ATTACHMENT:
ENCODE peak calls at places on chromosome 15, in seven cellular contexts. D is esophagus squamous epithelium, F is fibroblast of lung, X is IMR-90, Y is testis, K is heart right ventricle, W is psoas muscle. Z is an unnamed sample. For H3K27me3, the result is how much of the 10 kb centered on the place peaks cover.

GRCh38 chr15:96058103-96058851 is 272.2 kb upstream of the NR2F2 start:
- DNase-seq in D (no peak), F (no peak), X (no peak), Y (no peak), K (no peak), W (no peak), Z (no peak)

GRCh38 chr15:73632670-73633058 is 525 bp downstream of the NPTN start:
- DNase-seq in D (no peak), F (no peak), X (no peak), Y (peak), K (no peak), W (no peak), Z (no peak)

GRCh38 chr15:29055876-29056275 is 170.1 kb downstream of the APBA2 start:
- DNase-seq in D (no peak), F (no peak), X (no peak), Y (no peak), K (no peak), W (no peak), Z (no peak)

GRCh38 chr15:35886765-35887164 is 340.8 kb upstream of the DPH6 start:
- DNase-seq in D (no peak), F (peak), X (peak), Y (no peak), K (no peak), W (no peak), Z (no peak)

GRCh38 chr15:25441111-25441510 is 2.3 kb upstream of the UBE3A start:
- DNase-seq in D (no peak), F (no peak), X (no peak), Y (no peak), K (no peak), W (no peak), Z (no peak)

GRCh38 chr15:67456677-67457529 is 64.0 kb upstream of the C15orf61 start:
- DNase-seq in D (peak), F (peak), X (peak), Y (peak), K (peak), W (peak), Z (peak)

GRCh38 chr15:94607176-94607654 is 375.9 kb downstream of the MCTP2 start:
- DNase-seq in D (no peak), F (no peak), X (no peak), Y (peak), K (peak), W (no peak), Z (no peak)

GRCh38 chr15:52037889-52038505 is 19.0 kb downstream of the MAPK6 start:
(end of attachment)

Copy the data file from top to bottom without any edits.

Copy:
ENCODE peak calls at places on chromosome 15, in seven cellular contexts. D is esophagus squamous epithelium, F is fibroblast of lung, X is IMR-90, Y is testis, K is heart right ventricle, W is psoas muscle. Z is an unnamed sample. For H3K27me3, the result is how much of the 10 kb centered on the place peaks cover.

GRCh38 chr15:96058103-96058851 is 272.2 kb upstream of the NR2F2 start:
- DNase-seq in D (no peak), F (no peak), X (no peak), Y (no peak), K (no peak), W (no peak), Z (no peak)

GRCh38 chr15:73632670-73633058 is 525 bp downstream of the NPTN start:
- DNase-seq in D (no peak), F (no peak), X (no peak), Y (peak), K (no peak), W (no peak), Z (no peak)

GRCh38 chr15:29055876-29056275 is 170.1 kb downstream of the APBA2 start:
- DNase-seq in D (no peak), F (no peak), X (no peak), Y (no peak), K (no peak), W (no peak), Z (no peak)

GRCh38 chr15:35886765-35887164 is 340.8 kb upstream of the DPH6 start:
- DNase-seq in D (no peak), F (peak), X (peak), Y (no peak), K (no peak), W (no peak), Z (no peak)

GRCh38 chr15:25441111-25441510 is 2.3 kb upstream of the UBE3A start:
- DNase-seq in D (no peak), F (no peak), X (no peak), Y (no peak), K (no peak), W (no peak), Z (no peak)

GRCh38 chr15:67456677-67457529 is 64.0 kb upstream of the C15orf61 start:
- DNase-seq in D (peak), F (peak), X (peak), Y (peak), K (peak), W (peak), Z (peak)

GRCh38 chr15:94607176-94607654 is 375.9 kb downstream of the MCTP2 start:
- DNase-seq in D (no peak), F (no peak), X (no peak), Y (peak), K (peak), W (no peak), Z (no peak)

GRCh38 chr15:52037889-52038505 is 19.0 kb downstream of the MAPK6 start: